America’s Military Strategy in Niger
By admin October 12, 2017

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Last week, four Green Berets were killed while supporting a Nigerian counterterrorism mission near the Mali-Niger border. The news shocked America, as the elite commandos are known to be the most highly trained soldiers in the world. The deaths brought renewed attention to the United States military presence in Africa, which is largely unknown to most Americans while attention is placed on operations in the Middle East.

Although the American military operates in Libya and Yemen, the majority of resources are focused on counterterrorism initiatives in the Sahel region, an area that stretches from Senegal to Ethiopia between the Sahara Desert to the north and the Savanna to the south. The area is one of the most unstable regions in the world, with famines and political instability creating flashpoints for violence and reducing the influence of central governments. The Bush administration started the Pan Sahel Initiative in 2002, which is a program to support countries like Mali and Niger control rising Islamic militant groups that take advantage of instability in rural areas. American commitment in the region has only grown since the creation of the program in the early part of the millennium, as groups like Boko Haram, which is pledged to ISIS, and other Al Qaeda affiliate groups have steadily gained influence.

The overall strategy for America in the region is to support African coalition partners with training and intelligence to secure portions of the country that are hotbeds for insurgency groups to flourish. This mission has been difficult to achieve, as countries like Mali and Niger do not have strong institutions to prevent corruption or strong numbers in their military to stabilize the countryside. Similar to the counterinsurgency efforts in Vietnam or Afghanistan, troops will enter a town and clear it of militants and then leave to fight somewhere else, just to have militants return to the previous town or village.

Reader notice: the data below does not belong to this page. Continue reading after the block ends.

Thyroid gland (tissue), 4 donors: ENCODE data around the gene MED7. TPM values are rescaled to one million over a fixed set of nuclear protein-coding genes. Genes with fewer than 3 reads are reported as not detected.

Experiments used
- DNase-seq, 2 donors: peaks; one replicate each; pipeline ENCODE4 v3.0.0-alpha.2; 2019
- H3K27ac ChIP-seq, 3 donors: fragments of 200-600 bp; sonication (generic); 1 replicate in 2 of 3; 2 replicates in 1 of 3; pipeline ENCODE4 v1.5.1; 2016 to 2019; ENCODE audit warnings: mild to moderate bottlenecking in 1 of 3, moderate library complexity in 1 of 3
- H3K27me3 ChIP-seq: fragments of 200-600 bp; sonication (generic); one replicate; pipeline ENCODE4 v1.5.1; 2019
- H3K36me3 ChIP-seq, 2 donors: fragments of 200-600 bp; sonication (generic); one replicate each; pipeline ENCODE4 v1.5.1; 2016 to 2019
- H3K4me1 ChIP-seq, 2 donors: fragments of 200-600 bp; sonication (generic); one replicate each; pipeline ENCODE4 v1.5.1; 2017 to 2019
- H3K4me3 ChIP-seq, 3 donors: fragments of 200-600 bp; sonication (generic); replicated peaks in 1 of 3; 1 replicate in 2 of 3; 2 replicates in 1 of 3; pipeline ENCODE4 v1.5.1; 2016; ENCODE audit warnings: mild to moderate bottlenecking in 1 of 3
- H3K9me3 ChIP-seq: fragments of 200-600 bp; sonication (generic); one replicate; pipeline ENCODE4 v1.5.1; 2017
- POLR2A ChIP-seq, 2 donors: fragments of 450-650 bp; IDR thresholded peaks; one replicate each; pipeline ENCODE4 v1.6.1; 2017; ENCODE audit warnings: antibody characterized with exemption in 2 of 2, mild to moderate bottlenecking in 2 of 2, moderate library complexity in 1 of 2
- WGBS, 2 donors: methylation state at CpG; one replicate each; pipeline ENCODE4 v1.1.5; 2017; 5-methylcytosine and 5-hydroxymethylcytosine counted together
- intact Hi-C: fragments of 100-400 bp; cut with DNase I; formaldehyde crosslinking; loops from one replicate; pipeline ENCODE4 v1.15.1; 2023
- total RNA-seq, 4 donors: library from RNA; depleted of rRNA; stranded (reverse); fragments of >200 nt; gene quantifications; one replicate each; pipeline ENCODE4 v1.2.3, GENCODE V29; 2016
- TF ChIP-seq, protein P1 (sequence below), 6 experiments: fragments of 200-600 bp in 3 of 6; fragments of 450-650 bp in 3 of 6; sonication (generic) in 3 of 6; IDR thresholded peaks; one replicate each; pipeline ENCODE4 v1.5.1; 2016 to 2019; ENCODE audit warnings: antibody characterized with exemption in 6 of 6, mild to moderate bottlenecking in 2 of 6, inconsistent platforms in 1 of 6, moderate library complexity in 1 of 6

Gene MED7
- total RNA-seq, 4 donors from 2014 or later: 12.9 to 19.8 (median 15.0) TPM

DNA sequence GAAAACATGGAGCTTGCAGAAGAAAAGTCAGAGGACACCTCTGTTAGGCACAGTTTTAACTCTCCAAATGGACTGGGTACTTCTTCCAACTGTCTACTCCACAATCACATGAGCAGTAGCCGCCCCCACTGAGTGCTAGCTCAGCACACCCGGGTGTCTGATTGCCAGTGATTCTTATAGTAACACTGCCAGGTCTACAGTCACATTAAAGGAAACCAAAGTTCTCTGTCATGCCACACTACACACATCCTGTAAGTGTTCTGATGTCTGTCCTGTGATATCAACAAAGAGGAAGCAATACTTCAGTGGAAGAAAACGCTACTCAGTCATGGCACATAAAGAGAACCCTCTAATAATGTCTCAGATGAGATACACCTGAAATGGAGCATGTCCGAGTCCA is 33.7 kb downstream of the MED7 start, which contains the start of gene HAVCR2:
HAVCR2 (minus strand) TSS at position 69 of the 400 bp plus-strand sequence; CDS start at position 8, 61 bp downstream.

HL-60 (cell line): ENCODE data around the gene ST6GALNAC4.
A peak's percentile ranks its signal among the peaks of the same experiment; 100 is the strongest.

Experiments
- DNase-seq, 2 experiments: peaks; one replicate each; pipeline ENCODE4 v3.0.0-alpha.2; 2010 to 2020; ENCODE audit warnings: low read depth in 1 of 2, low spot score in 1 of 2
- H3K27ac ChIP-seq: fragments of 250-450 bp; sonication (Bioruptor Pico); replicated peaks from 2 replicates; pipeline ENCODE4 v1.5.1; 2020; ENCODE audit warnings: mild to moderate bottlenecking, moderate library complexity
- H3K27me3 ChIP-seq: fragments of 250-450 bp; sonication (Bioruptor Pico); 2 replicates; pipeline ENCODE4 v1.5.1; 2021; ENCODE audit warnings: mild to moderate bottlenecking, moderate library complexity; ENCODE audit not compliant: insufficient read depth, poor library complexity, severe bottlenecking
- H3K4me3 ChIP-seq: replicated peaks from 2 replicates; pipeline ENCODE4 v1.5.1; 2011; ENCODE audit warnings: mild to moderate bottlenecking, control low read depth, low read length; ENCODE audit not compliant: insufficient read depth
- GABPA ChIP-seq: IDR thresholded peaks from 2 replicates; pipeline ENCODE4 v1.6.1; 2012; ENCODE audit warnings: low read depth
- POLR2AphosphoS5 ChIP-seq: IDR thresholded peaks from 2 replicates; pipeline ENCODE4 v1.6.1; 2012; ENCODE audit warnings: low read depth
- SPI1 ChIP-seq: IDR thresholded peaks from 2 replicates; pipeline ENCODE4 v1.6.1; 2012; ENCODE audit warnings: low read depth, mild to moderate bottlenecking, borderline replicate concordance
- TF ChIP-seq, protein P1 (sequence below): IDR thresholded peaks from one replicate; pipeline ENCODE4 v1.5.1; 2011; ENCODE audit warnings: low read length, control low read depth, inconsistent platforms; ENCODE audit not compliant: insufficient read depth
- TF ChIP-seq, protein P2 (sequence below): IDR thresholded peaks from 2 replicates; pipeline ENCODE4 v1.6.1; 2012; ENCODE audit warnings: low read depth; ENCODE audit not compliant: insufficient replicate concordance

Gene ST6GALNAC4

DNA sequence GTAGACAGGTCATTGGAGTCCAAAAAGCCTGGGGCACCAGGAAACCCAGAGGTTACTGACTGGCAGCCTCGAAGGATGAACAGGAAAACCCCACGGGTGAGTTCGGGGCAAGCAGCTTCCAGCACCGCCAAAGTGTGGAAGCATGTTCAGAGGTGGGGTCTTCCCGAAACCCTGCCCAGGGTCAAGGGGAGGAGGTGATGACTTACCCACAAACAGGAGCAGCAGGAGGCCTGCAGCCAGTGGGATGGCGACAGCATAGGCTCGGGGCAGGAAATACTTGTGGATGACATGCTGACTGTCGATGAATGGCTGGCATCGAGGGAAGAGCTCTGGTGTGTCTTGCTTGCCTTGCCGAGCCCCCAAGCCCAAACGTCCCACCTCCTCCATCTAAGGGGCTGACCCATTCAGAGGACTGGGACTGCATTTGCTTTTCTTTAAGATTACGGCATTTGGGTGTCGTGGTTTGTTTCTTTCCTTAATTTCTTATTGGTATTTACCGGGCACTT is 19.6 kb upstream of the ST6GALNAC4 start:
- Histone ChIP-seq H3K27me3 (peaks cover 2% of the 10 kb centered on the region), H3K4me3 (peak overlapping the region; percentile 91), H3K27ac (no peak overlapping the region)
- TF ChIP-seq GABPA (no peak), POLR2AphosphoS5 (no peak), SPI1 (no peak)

Most of the American soldiers deployed are Special Forces training African troops to become the most effective they can be with what they have. The troops killed last week were on an advisory mission to support a patrol that was ambushed. Significant amount of American resources and capital have been spent on intelligence gathering in the region; however, officials are reluctant to share complete information with Niger officials due to the corruption that runs throughout their military.

The long-term strategy for the United States is to remain in the region as a support structure to the civil and military levels of Niger and other Sahel governments. The United States is currently building a $100 million dollar base in central Niger at Agadez for surveillance drones to support missions in the country and throughout the region. Along with the American forces supporting an offensive strategy against insurgencies, many of personnel in Niger are civil affairs officials that are tasked with supporting the government strengthen their institutions and create stability through development efforts. Although this strategy could take a number of years, establishing infrastructure and strengthening government authority would solve the root of the problem.

Additional Reading:

 What’s the US Doing in Niger? 

The Enduring American Military Mission in Africa

US Building 100 Million Dollar Drones Base in Central Niger

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